By George M. Georgiou
According to Eurostat’s data browser, Cyprus’ real per capita GDP in 2020 was €23.050, which is about 87 per cent of the EU-27 average. One could be forgiven for thinking that with so much conspicuous consumption on display (everything from luxury cars to high-end villas and apartments), perhaps the GDP data are not reporting the full picture. Arguments about relative prices and income tax rates cannot explain some of the consumption patterns that are clearly inconsistent with official income data. As with most countries, there is some undeclared income that is not being captured by the data.
Ministries of finance across the globe are, for obvious reasons, interested in knowing the size of the undeclared income and often attempt to measure it. There is also a large academic literature devoted to the topic. But what exactly is being measured and are these measures reliable?
There are at least 30 terms used by researchers, policymakers, and the media to describe a variety of activities, both legal and non-legal, that are kept hidden for reasons such as tax evasion. These terms include black, cash, clandestine, corrupt, covert, dual, grey, hidden, illegal, illegitimate, informal, invisible, irregular, moonlight, parallel, shadow, underground… you get the picture. Unfortunately, researchers don’t always stipulate what they mean by these terms. This may seem trivial—after all if it looks like a duck and walks like a duck. Who cares if it’s a yellow or black duck, or whether the duck has a large or small beak. But from the perspective of the policymaker terminology should be of importance. A ‘black’ or ‘underground’ economy implies nefarious activities (which should be banned) whereas a ‘cash’ or ‘unrecorded’ economy implies something far less sinister.
Many of the aforementioned terms imply a clear dichotomy between formal and informal activities but in practice, there are strong linkages between the two, hence we find it more helpful to use the terms ‘informal’ or ‘grey’. These terms cover a large variety of activities such as tax avoidance (legal), tax evasion (illegal), petty unreported production, money laundering, unreported immigrant labour services, etc.1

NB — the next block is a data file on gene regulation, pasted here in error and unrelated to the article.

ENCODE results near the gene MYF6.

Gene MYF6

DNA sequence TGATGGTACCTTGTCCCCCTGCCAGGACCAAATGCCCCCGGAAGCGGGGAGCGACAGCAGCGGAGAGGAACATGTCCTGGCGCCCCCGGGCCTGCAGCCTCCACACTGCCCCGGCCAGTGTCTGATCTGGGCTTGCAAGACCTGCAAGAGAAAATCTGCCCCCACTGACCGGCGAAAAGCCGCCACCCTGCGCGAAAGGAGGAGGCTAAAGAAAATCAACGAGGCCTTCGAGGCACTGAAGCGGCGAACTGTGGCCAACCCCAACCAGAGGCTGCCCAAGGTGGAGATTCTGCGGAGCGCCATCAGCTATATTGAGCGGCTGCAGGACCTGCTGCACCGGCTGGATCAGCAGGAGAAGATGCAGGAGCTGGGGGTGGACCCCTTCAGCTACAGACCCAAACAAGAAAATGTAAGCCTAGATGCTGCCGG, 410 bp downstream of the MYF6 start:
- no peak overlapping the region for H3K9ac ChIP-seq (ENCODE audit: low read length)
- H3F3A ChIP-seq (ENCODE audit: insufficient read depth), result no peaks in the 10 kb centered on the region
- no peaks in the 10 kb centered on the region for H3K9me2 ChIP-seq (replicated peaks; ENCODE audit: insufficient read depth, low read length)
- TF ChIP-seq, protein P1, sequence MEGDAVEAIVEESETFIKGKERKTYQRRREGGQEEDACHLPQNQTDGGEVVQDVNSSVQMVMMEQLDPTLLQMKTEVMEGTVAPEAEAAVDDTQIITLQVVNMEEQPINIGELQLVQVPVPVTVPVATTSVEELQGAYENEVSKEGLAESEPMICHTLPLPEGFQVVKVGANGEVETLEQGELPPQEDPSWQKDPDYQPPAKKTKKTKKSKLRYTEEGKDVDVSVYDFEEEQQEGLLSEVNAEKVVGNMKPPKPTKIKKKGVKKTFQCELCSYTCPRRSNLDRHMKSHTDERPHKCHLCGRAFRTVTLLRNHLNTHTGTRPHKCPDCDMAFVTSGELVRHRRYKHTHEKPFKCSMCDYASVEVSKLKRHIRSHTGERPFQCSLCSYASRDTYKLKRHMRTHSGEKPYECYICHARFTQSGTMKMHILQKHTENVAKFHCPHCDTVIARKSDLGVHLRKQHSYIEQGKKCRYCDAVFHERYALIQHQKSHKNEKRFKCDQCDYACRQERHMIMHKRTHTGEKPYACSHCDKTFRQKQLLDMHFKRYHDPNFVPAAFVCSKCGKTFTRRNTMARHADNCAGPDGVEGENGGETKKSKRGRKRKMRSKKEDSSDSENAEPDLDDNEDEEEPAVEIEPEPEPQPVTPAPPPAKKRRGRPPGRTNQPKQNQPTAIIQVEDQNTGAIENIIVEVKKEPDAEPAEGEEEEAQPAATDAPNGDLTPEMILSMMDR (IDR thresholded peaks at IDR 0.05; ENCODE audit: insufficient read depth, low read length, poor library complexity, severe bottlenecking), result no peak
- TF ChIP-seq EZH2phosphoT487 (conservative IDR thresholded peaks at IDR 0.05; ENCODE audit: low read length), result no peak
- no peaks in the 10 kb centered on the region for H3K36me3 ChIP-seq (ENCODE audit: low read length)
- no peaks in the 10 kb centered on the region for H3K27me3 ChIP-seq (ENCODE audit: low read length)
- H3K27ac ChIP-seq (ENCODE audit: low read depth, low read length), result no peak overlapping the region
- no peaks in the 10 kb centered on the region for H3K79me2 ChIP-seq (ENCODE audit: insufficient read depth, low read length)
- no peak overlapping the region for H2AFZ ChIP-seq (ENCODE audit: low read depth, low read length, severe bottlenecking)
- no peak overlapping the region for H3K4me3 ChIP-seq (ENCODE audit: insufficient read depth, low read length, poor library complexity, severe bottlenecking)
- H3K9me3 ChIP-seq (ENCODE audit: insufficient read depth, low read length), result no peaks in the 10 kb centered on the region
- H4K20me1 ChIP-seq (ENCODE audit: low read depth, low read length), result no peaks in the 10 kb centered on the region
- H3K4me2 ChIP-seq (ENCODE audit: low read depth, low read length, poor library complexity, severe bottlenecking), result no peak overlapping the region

So once policymakers (and academics) make it clear what they are referring to when they use their preferred terminology, the measurement begins. And so, do the complications.
Georgiou (2007, 2011) identifies 14 different methodologies which vary in their level of sophistication and data requirements. Such methodologies include tax audits, monetary, income and expenditure measures, latent variable models, the measurement of discrepancies in electricity consumption, etc. Space precludes a detailed discussion of the problems associated with these methodologies, suffice to say that some of them use questionable assumptions, others rely on unreliable data and some, especially those reliant on econometric estimations, are subject to the usual problems of measurement error, sample bias, over-sensitive estimation periods, unrepresentative proxy variables, etc.2.
These technical difficulties have resulted in estimates which can, euphemistically, be described as ‘interesting’. Now imagine you are a minister of finance and one of your civil servants tells you that there is a serious problem with the informal, black, underground or hidden economy (it depends on which academic papers he’s been reading) and something needs to be done. The minister, naturally, asks: ‘how serious is it?’ The earnest civil servant replies: ‘between 3 per cent and 25 per cent of GDP’. It’s at this stage that the minister can be heard shouting: ‘where is Sir Humphrey when you need him’.